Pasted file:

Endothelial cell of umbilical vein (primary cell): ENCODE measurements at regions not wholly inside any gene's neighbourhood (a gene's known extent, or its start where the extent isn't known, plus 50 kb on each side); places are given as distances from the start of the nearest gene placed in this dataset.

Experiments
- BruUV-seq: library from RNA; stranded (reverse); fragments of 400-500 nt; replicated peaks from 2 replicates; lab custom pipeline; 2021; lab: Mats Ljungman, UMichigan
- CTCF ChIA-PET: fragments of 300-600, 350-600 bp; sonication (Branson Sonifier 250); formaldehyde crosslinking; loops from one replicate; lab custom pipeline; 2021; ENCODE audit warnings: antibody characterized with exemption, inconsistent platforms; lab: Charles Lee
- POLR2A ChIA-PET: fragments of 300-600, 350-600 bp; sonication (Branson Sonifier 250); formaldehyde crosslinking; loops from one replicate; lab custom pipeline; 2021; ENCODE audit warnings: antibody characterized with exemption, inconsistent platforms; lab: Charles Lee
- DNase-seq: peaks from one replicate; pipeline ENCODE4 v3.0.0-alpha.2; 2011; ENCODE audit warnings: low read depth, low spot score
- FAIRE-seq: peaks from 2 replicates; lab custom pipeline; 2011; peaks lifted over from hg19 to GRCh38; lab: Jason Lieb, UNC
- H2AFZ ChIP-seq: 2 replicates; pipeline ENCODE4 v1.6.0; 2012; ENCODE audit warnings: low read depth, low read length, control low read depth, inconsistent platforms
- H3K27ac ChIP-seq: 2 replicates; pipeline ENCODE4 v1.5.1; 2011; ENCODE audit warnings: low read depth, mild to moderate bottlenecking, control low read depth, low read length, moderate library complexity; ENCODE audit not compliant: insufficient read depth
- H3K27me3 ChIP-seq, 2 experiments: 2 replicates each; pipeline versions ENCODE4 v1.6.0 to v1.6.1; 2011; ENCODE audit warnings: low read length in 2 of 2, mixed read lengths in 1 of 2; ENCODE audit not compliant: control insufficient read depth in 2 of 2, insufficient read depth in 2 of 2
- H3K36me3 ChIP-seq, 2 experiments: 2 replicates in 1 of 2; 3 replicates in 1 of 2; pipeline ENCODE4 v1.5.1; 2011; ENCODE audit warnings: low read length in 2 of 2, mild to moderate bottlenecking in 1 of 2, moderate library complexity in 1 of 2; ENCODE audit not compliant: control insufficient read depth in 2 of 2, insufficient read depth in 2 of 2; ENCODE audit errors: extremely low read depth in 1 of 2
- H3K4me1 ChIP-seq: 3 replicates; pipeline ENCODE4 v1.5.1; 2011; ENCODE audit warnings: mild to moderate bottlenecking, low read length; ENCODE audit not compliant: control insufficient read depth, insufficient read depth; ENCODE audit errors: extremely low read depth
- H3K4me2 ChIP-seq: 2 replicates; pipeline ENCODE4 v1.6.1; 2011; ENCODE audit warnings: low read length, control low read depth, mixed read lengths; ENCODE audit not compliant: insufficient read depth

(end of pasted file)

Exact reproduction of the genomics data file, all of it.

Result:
Endothelial cell of umbilical vein (primary cell): ENCODE measurements at regions not wholly inside any gene's neighbourhood (a gene's known extent, or its start where the extent isn't known, plus 50 kb on each side); places are given as distances from the start of the nearest gene placed in this dataset.

Experiments
- BruUV-seq: library from RNA; stranded (reverse); fragments of 400-500 nt; replicated peaks from 2 replicates; lab custom pipeline; 2021; lab: Mats Ljungman, UMichigan
- CTCF ChIA-PET: fragments of 300-600, 350-600 bp; sonication (Branson Sonifier 250); formaldehyde crosslinking; loops from one replicate; lab custom pipeline; 2021; ENCODE audit warnings: antibody characterized with exemption, inconsistent platforms; lab: Charles Lee
- POLR2A ChIA-PET: fragments of 300-600, 350-600 bp; sonication (Branson Sonifier 250); formaldehyde crosslinking; loops from one replicate; lab custom pipeline; 2021; ENCODE audit warnings: antibody characterized with exemption, inconsistent platforms; lab: Charles Lee
- DNase-seq: peaks from one replicate; pipeline ENCODE4 v3.0.0-alpha.2; 2011; ENCODE audit warnings: low read depth, low spot score
- FAIRE-seq: peaks from 2 replicates; lab custom pipeline; 2011; peaks lifted over from hg19 to GRCh38; lab: Jason Lieb, UNC
- H2AFZ ChIP-seq: 2 replicates; pipeline ENCODE4 v1.6.0; 2012; ENCODE audit warnings: low read depth, low read length, control low read depth, inconsistent platforms
- H3K27ac ChIP-seq: 2 replicates; pipeline ENCODE4 v1.5.1; 2011; ENCODE audit warnings: low read depth, mild to moderate bottlenecking, control low read depth, low read length, moderate library complexity; ENCODE audit not compliant: insufficient read depth
- H3K27me3 ChIP-seq, 2 experiments: 2 replicates each; pipeline versions ENCODE4 v1.6.0 to v1.6.1; 2011; ENCODE audit warnings: low read length in 2 of 2, mixed read lengths in 1 of 2; ENCODE audit not compliant: control insufficient read depth in 2 of 2, insufficient read depth in 2 of 2
- H3K36me3 ChIP-seq, 2 experiments: 2 replicates in 1 of 2; 3 replicates in 1 of 2; pipeline ENCODE4 v1.5.1; 2011; ENCODE audit warnings: low read length in 2 of 2, mild to moderate bottlenecking in 1 of 2, moderate library complexity in 1 of 2; ENCODE audit not compliant: control insufficient read depth in 2 of 2, insufficient read depth in 2 of 2; ENCODE audit errors: extremely low read depth in 1 of 2
- H3K4me1 ChIP-seq: 3 replicates; pipeline ENCODE4 v1.5.1; 2011; ENCODE audit warnings: mild to moderate bottlenecking, low read length; ENCODE audit not compliant: control insufficient read depth, insufficient read depth; ENCODE audit errors: extremely low read depth
- H3K4me2 ChIP-seq: 2 replicates; pipeline ENCODE4 v1.6.1; 2011; ENCODE audit warnings: low read length, control low read depth, mixed read lengths; ENCODE audit not compliant: insufficient read depth